Colts Neck, N.J., June 24, 2007 — “Sandron had a golden horseshoe today,” Tracey Weinberg told me, and that was no exaggeration.
The final afternoon of the three-day Wachovia Jumper Classic belonged to Joe Fargis’ Sandron stables and those associated with it.
First, Tracey won the $15,000 Junior/Amateur Classic with Cromwell, and wound up champion in the division with another of her horses, Larone, as Cromwell tied for reserve.
Then Juan Gudino, a groom at Sandron, won the show’s raffle for a sporty Mercedes.
And finally, Joe himself took the biggest prize, the $50,000 Budweiser Grand Prix, on the 18-year-old spring chicken, Edgar. You should have seen this horse leaping around in the victory gallop!
There were thousands of people at Stacia and Frank Madden’s Beacon Hill Show Stables for the competition, which drew an impressive crowd of both spectators and exhibitors even though this was just its fifth year.
This is showing the way it used to be, with one gorgeous grassy arena, instead of rings as far as you can see hosting a jumble of classes. The VIP tent, with lovely food and service, offers a good view of the proceedings, and there’s a nice line-up of shops in an area behind it. Colts Neck is very horsey (the name doesn’t lie), so it’s a perfect place for a competition like this one.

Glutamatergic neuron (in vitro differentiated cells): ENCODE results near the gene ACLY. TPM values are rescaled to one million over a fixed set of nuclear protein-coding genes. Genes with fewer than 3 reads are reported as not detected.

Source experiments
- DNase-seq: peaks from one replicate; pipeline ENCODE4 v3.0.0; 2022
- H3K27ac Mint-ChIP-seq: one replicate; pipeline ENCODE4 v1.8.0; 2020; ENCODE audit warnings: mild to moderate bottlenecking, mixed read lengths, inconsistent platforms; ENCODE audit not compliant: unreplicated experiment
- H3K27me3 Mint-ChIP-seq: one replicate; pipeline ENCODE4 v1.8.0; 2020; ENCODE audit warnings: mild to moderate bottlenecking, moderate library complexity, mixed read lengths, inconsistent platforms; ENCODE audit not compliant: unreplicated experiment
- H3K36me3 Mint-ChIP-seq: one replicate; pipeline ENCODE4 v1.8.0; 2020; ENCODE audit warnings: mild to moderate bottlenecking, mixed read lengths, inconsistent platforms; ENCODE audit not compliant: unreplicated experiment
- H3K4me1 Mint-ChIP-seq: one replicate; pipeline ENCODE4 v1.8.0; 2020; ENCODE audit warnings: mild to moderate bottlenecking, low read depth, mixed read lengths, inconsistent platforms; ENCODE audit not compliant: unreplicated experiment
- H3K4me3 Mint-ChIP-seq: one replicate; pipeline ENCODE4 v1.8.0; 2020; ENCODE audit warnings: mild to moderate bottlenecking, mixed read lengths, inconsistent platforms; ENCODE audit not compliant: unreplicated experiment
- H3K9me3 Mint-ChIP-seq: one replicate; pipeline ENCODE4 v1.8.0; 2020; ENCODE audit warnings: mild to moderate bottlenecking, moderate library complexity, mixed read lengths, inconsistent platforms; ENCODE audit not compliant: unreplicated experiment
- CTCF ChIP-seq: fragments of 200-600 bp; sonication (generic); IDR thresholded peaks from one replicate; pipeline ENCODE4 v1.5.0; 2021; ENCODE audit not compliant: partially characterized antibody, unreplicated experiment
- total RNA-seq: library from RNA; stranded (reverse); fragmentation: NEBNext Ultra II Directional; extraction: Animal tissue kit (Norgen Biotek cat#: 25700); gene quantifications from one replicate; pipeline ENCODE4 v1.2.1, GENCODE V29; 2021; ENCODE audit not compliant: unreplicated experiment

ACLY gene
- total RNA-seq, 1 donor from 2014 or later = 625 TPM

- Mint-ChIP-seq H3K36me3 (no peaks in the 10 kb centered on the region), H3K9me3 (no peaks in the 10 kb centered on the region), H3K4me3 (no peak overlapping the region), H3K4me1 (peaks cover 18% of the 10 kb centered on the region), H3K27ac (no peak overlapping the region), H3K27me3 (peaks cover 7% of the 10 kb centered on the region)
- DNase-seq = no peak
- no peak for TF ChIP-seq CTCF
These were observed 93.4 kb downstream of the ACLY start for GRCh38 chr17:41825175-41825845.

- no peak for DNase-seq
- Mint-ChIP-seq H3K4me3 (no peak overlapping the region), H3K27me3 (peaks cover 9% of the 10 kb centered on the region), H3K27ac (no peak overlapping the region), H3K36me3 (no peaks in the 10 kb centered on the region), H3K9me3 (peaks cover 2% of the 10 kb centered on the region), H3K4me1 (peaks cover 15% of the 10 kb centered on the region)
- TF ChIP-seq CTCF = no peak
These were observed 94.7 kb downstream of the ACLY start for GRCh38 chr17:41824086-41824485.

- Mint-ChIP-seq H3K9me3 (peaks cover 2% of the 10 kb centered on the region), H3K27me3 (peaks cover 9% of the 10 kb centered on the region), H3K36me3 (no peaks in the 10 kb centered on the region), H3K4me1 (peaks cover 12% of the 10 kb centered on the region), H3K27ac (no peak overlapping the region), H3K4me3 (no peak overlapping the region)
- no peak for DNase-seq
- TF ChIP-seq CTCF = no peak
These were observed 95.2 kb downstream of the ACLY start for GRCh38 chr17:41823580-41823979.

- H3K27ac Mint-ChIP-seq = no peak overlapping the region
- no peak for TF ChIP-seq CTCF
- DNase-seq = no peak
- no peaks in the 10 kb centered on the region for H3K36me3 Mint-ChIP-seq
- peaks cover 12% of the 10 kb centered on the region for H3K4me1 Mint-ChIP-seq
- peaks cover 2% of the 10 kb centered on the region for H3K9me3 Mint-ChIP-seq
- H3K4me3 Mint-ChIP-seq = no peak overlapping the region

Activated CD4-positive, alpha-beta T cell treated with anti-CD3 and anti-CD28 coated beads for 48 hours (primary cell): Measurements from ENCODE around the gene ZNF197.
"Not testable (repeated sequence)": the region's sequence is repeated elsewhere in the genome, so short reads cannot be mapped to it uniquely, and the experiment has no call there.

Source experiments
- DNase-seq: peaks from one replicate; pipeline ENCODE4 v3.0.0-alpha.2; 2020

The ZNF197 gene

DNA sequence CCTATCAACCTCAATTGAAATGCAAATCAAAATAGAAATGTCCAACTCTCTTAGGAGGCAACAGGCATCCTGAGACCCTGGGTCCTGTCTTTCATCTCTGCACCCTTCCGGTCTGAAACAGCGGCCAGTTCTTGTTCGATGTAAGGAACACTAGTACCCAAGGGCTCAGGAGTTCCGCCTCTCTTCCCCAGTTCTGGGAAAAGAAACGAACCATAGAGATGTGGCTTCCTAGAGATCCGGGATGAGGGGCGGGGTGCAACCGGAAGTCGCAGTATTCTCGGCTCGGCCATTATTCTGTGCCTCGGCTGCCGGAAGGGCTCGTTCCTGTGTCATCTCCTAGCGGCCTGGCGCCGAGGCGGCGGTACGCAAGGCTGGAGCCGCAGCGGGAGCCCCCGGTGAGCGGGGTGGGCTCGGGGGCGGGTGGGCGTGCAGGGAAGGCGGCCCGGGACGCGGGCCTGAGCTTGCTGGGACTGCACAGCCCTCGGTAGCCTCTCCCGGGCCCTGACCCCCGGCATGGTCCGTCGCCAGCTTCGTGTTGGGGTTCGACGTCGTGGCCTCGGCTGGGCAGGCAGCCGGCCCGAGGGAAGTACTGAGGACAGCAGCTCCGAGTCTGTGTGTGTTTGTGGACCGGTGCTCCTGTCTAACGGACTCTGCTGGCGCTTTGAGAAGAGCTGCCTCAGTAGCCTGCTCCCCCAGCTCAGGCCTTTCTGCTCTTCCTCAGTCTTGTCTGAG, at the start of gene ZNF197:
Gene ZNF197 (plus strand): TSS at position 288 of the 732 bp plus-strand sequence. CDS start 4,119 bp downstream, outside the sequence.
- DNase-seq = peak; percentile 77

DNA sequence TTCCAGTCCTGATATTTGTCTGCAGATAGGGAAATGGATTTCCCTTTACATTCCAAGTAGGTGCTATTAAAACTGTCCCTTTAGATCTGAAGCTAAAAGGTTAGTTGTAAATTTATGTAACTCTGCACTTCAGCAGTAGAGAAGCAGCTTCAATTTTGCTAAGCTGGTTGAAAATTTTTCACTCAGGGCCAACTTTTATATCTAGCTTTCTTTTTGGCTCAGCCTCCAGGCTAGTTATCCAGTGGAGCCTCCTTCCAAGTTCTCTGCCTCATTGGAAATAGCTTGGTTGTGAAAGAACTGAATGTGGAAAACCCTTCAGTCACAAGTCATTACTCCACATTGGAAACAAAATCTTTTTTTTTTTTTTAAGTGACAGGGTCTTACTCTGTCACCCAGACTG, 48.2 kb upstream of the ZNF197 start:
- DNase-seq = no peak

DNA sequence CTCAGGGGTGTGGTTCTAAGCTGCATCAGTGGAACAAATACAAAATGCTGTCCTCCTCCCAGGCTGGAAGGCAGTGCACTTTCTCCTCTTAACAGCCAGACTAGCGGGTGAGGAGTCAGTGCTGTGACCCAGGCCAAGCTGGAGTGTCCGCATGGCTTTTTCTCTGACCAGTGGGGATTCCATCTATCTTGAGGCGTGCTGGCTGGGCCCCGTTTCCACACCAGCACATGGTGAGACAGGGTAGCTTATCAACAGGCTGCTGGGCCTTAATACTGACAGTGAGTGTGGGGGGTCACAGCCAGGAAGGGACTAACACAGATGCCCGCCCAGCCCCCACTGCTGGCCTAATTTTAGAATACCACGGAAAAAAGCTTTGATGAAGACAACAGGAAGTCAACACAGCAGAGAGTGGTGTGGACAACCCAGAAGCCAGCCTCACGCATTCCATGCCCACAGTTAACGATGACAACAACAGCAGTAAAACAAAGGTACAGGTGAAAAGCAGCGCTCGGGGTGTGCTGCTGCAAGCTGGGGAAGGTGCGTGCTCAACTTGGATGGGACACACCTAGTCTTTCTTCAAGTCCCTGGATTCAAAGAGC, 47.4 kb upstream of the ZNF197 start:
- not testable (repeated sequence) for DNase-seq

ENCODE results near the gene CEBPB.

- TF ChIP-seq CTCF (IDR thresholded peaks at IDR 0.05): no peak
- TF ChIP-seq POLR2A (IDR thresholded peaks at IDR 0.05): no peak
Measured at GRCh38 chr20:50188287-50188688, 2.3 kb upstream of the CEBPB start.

I asked course designer Richard Jeffery to talk about the character of the show and the grand prix field from his viewpoint.
Tracey cited the hospitality of the Maddens and the novelty of riding before such a big crowd as key factors in her enjoyment of the show (though I think her success also had something to do with it.)
“They make it special for the exhibitors,” said Tracey, a long time friend of Frank Madden.
“He’s so proud of this farm and this horse show he put on. I’ve been teasing him all week, he hasn’t stopped smiling. His grin is from ear-to-ear because of the pride for what he’s done.”